Building adaptive capacity in coastal communities
Tools to cope with climate change
Date published: 2013-06-26 12:00:00 AM
When a big storm hits, affecting property and quality of life, people are overcome, more than anything, by feelings of vulnerability and injustice. Given the current context of changing climate conditions, how can we prepare coastal communities to face the situation?
“By counting on the resilience and organizational capacity of citizens,” suggests geographer Steve Plante.
A professor in the department of society, land and development at the Université du Québec à Rimouski, Plante is co-director of the Coastal Communities Challenges Community-University Research Alliance (CCC-CURA), a project bringing together 22 researchers and 11 partners. The CCC-CURA is working with a number of communities along the shores of the Estuary and Gulf of St. Lawrence, mainly in Quebec, New Brunswick and Prince Edward Island.
“It’s important to work together with residents and groups concerned with land management in the targeted communities,” says Plante. “This ensures the development of a communal knowledge base that will be as useful for the communities involved as for local organizations.”
To share this model with others, the CCC-CURA has introduced a summer institute to train facilitators and group leaders, in English and French, to work with local communities. In addition, the CCC-CURA has designed a kit to guides communities in assessing their resilience in the face of extreme weather events; the kit has been made available to four Quebec communities. The advantage to this kind of model is that it helps people better anticipate the effects of a natural disaster, the impact of which is obviously out of the control of residents.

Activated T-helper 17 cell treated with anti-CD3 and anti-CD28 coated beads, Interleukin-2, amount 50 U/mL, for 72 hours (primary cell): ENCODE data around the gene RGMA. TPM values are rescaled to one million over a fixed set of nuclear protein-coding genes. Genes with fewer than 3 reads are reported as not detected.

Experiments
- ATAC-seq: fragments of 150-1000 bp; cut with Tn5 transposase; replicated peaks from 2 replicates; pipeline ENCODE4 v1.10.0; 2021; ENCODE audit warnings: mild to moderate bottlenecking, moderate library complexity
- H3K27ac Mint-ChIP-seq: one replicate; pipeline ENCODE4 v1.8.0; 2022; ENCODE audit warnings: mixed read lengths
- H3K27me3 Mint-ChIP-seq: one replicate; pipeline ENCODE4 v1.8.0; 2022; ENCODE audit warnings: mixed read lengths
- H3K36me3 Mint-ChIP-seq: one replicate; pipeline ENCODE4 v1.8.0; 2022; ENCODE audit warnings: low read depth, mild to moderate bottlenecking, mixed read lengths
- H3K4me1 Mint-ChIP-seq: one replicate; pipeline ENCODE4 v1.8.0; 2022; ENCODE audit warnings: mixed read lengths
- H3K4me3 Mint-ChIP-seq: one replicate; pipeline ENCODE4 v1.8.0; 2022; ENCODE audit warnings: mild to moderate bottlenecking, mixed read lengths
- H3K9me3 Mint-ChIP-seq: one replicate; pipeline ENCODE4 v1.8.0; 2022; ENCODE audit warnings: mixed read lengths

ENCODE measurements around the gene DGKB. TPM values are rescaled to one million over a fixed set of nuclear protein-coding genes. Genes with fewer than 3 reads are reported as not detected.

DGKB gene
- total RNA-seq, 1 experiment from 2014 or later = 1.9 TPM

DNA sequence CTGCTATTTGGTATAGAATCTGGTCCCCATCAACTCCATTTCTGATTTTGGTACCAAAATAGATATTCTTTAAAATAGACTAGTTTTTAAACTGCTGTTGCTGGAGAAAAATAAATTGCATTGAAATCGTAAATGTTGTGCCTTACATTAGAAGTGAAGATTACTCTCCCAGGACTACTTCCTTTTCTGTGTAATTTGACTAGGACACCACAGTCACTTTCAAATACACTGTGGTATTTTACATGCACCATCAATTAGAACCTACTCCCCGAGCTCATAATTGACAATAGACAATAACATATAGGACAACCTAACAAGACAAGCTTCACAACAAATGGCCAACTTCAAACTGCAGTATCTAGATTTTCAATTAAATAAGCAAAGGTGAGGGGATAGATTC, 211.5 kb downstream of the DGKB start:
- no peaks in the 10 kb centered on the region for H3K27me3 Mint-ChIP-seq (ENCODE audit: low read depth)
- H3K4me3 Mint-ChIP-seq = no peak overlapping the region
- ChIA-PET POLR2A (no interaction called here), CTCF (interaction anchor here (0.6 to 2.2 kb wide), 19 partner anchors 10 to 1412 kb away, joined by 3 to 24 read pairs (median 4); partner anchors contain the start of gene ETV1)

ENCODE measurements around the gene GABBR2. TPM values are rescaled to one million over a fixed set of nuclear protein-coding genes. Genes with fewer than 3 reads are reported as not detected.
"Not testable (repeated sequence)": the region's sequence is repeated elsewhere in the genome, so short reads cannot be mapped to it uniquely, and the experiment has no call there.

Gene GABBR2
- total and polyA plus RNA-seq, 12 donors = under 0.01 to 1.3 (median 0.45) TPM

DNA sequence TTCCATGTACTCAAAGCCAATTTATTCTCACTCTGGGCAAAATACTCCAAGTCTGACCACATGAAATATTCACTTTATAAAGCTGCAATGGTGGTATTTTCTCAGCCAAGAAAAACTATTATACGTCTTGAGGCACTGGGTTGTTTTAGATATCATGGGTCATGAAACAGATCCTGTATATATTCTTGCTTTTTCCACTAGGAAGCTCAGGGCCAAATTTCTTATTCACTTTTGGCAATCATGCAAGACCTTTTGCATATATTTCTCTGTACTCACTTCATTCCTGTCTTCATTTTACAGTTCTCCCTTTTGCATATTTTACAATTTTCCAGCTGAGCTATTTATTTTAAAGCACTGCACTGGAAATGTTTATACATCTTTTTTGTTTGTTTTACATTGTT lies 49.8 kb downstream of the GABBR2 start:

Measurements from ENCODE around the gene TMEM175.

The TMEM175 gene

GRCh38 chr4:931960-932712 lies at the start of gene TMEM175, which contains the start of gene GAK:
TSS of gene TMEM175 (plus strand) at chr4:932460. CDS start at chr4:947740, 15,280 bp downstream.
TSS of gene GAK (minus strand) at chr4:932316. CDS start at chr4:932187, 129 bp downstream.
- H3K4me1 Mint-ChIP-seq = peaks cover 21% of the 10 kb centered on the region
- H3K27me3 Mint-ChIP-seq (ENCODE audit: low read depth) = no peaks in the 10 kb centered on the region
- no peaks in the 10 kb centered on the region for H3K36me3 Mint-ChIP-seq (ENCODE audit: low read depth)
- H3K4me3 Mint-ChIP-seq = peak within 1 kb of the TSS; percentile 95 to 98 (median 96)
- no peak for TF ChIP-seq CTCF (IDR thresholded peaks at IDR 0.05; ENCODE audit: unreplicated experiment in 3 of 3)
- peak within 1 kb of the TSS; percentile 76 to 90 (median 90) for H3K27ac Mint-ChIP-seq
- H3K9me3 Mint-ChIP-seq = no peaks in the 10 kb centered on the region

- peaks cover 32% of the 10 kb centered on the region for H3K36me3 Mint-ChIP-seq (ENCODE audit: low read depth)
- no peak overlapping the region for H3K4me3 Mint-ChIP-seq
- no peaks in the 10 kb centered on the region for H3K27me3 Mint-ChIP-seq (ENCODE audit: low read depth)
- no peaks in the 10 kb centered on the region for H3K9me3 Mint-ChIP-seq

The entire process takes time; it is important not to rush.
“Following an extreme weather event, people want action, they want to see concrete steps taken quickly,” says Plante. “Our approach encourages them instead to take the time to carefully plan things out.”
Moreover, talking about resilience leads residents to take ownership of the decision-making process and of gaining project management knowledge.
“What we are essentially talking about is what communities are, how they learn and how they integrate these learnings into future actions,” he says.
First and foremost, the CCC-CURA is an advocate for active cooperation between researchers, partners and citizens. Its main goal is to help coastal communities strengthen their capacity for governance and resilience, to begin considering how the local impacts of climate change can be better managed. In addition to its continuing contact with communities, the alliance has an ongoing relationship with French researchers inspired by its approach.
The CCC-CURA presented its findings to the scientific community at the 2013 Congrès de l’Association francophone pour le savoir.
Research funded by SSHRC: Challenges of coastal communities in the Estuary and Gulf of St. Lawrence in a time of climate change